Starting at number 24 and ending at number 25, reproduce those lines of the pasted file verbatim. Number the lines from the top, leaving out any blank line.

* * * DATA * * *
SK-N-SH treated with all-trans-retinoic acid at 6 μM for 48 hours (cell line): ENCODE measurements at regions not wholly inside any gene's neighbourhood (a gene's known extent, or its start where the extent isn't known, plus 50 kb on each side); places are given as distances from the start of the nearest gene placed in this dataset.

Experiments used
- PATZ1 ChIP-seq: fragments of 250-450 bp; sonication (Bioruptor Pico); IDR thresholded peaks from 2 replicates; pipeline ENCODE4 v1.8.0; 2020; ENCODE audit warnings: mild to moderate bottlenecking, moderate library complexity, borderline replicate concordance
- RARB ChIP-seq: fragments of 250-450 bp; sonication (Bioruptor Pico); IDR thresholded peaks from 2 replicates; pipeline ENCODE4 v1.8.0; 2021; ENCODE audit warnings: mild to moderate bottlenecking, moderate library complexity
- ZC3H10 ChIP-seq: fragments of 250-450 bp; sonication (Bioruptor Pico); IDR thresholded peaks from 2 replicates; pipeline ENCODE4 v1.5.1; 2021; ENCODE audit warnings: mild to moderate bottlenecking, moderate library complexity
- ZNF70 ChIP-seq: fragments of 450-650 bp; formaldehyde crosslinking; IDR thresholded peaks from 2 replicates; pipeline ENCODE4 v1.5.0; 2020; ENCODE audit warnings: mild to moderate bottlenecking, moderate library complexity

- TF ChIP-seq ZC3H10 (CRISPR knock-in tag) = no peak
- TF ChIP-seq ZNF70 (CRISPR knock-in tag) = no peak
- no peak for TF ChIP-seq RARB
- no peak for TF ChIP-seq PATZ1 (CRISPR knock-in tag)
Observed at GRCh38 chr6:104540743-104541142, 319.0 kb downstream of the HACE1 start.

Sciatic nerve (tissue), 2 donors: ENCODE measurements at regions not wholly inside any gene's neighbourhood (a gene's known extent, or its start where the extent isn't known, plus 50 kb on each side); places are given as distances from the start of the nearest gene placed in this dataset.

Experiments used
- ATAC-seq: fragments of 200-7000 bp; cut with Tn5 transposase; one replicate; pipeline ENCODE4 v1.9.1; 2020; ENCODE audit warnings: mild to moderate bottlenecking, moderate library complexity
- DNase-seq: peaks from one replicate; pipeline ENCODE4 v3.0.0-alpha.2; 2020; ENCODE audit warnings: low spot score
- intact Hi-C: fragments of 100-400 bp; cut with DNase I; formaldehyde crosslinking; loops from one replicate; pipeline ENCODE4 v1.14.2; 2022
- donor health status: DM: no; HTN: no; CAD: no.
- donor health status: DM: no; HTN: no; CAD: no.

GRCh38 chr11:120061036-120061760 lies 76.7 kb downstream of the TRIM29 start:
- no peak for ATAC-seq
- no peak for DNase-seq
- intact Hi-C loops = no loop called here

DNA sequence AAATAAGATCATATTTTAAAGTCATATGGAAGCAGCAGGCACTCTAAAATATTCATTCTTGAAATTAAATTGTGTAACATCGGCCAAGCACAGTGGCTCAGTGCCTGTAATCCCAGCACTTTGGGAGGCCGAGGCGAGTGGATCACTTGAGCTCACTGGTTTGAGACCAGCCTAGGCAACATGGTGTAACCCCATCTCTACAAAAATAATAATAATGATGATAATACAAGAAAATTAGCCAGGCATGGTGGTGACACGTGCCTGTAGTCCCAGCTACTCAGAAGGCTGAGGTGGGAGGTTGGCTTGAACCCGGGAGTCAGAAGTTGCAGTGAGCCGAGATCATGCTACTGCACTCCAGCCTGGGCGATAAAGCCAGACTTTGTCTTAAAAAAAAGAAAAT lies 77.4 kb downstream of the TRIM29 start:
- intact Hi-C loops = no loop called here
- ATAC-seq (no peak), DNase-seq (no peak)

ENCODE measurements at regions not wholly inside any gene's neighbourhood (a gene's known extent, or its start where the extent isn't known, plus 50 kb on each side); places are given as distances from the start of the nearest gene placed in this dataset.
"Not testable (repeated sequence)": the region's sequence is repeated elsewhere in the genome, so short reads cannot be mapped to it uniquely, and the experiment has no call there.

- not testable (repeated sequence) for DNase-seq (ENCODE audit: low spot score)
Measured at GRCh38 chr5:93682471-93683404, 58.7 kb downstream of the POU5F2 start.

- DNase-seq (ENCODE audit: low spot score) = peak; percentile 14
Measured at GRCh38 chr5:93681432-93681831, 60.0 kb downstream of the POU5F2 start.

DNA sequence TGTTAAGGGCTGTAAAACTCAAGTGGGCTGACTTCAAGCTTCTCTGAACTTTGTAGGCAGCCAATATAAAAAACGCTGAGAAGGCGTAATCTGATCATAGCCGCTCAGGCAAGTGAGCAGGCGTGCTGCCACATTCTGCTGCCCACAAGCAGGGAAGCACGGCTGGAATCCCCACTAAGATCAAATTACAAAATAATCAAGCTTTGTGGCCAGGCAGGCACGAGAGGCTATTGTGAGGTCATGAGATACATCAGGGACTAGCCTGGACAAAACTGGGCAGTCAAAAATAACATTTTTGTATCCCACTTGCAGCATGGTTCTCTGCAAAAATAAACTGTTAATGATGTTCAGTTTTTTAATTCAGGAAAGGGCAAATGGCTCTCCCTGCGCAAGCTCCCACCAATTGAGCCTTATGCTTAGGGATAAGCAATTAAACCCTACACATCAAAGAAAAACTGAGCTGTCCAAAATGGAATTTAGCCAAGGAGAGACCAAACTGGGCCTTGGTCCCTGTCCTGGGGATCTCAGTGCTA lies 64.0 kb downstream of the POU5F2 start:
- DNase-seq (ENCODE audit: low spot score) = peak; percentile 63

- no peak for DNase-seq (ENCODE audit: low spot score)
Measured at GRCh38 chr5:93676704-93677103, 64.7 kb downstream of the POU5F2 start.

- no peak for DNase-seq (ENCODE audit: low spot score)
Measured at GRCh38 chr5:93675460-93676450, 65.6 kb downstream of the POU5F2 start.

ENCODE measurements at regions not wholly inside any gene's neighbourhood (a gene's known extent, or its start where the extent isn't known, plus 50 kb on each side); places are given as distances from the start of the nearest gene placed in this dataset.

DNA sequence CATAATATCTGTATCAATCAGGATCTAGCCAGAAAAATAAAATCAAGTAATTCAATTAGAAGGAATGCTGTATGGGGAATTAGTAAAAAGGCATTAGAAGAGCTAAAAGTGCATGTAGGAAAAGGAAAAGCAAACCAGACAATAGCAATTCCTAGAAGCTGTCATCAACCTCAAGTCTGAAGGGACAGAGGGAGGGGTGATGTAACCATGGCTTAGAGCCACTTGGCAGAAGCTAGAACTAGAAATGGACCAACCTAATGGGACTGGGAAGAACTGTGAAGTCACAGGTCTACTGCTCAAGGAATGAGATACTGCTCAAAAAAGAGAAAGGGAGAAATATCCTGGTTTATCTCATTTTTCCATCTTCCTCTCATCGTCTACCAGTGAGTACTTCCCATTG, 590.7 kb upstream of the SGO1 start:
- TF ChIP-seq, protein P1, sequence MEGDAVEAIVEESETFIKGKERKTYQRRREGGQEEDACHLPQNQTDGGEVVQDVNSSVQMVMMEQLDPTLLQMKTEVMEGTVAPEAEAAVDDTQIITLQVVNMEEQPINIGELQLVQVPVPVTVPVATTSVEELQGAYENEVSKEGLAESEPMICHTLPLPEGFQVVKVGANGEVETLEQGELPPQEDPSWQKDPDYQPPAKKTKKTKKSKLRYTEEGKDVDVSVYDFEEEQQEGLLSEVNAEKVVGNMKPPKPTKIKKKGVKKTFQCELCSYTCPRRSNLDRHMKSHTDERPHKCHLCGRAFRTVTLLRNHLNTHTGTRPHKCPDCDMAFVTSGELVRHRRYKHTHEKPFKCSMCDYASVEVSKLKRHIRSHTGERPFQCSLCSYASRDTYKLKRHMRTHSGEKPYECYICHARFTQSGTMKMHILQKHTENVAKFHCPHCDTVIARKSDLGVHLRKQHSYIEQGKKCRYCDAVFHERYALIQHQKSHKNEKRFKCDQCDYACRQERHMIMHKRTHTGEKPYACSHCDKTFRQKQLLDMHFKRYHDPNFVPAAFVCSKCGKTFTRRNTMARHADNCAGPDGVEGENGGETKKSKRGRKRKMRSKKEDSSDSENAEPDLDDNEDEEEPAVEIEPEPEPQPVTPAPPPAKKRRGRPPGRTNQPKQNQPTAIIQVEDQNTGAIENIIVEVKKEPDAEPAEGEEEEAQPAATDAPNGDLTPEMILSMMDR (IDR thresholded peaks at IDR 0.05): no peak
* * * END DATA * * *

- intact Hi-C loops = no loop called here
- ATAC-seq (no peak), DNase-seq (no peak)